Cuban exiles from Miami clashed with pro-Castro Cubans in Panama ahead of the important American summit. According to the dissidents, they were having a peaceful march to a park where there’s a Jose Marti monument when there was an outbreak of violence. South Florida politicians blamed the pro-Castro regime and U.S. Congressman Mario Diaz-Balart said “Today, the Castro regime once again demonstrated that it is the same violent, terrorist dictatorship that it has always been, as it continues to export its brand of thuggery and aggression anywhere that it finds dissent.”
According to the Miami Herald, who quotes U.S. assistant secretary of state for Western Hemisphere Affairs, there will be an interaction between the U.S. president Barack Obama and Raúl Castro at the Panama Summit. She says further that it will be an important handshake in the ongoing process of trying to renew U.S.-Cuban relations. Human rights advocates fear however that any recognition of Castro will lend the rough nation legitimacy internationally, undermining the struggle of political dissidents on the island.
After the fulfilling of the agreement between Cuba and the U.S. in December 2014, Cuba released 53 anti-communist prisoners as a part of the reconciliation between the two countries after more than 50 years without diplomatic ties. However, the White House revealed last week that there are additional detainees beyond that 53 that have already been let go that it wants to see freed. The White House Press Secretary Josh Earnest said during the press conference that “we don’t want anybody to be left with the impression, and we certainly don’t want the Castro regime to be left with the impression, that these are the only 53 political prisoners that we care about.”
The estimated growth in Cuba’s capital stock fell to 7.8% of GDP last year, close to its level of 5.4% in 1993 when then Cuban economy was near a breakdown. Counter-measures make it harder for the regime to attract the aimed goal of an annual foreign investment of 2.5 billion USD, diplomatic sources say, and the regime must now rely on further investments from Russia and China, whose leaders recently visited the country.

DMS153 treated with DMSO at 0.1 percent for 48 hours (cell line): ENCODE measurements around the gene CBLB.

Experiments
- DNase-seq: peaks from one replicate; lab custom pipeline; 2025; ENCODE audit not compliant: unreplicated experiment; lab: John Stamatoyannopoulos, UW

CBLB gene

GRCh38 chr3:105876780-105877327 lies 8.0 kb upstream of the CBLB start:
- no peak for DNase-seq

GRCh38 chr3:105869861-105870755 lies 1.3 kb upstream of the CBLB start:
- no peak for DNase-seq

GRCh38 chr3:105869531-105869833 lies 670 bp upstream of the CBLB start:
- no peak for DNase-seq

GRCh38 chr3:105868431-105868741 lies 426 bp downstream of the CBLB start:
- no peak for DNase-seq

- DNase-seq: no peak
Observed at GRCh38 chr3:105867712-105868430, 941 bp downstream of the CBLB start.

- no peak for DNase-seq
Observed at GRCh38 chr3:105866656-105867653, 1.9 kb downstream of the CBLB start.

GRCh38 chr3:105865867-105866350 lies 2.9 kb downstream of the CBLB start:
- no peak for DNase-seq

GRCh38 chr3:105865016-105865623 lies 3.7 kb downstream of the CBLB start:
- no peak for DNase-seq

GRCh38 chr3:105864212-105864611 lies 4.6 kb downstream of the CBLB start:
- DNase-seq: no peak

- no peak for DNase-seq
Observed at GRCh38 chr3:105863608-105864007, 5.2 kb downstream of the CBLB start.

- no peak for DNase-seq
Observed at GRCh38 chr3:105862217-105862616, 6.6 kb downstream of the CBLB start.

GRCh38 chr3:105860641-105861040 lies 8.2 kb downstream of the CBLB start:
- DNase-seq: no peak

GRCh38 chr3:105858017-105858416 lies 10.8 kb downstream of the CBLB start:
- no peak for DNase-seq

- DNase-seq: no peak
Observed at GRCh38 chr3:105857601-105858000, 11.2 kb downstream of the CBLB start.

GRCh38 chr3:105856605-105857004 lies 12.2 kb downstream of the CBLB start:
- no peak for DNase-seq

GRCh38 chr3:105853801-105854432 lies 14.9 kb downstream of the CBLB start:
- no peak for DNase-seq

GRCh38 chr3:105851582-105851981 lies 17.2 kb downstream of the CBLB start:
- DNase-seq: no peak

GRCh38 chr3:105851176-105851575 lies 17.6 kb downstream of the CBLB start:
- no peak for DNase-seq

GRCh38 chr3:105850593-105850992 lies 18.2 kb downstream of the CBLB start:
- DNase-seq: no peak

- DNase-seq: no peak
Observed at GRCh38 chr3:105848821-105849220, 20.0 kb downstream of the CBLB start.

“On Tuesday, Venezuela’s President Nicolás Maduro announced a new economic adviser for his cabinet, Orlando Borrego. (…) His past as Che Guevara’s battle companion during the Cuban revolution, along with high-level posts under the Castro’s regime, has fueled speculation of a eventual radicalization for Maduro’s socialist model.”
Read the full article from PanAm Post here
Google’s executive chairman Eric Schmidt has led a delegation on Cuba in order to promote censorship-free Internet access. The visit lasted two days with time spend meeting figures in the public sector and digital scene. Schmidt confirmed his visit in a Google+ post, saying that “approximately 3 – 4 percent of Cubans have access to the Internet in internet cafes and in certain universities. The Internet is heavily censored and the infrastructure, which we toured, is made out of Chinese components.”
June 12, Yris Tamara Pérez and Jorge Luis García Pérez, significant leaders of the Cuban resistance movement, are now together with other important leaders under arrest after a nightly raid led by Cuban authorities against dissidents, The Miami Herald’s Juan Tamayo reports. Mr and Mrs Pérez guested as late as in October a seminar hosted by the Jarl Hjalmarson Foundation in Stockholm on Human Rights on Cuba.
Read a summary on the arrests here by John Suarez
From the Cuban Exile Quarter
February 10, 2014 at 8:00 am Jorge Luis García Pérez “Antúnez” initiated a hunger and thirst strike to protest the escalating State Security provocations. Following the start of the hunger and thirst strike, state security further escalated its repression raiding the home, arresting both Antúnez and Yris, and repeatedly ransacking the house on February 11, February 13 and February 15th. Read more
Yaite Diasnellis Cruz Sosa, activist at Rosa Parks Women’s Movement for Human Rights, shows the conditions under which Jorge Luís García Pérez “Antunez’s” apartment was left after the government’s brutal raid.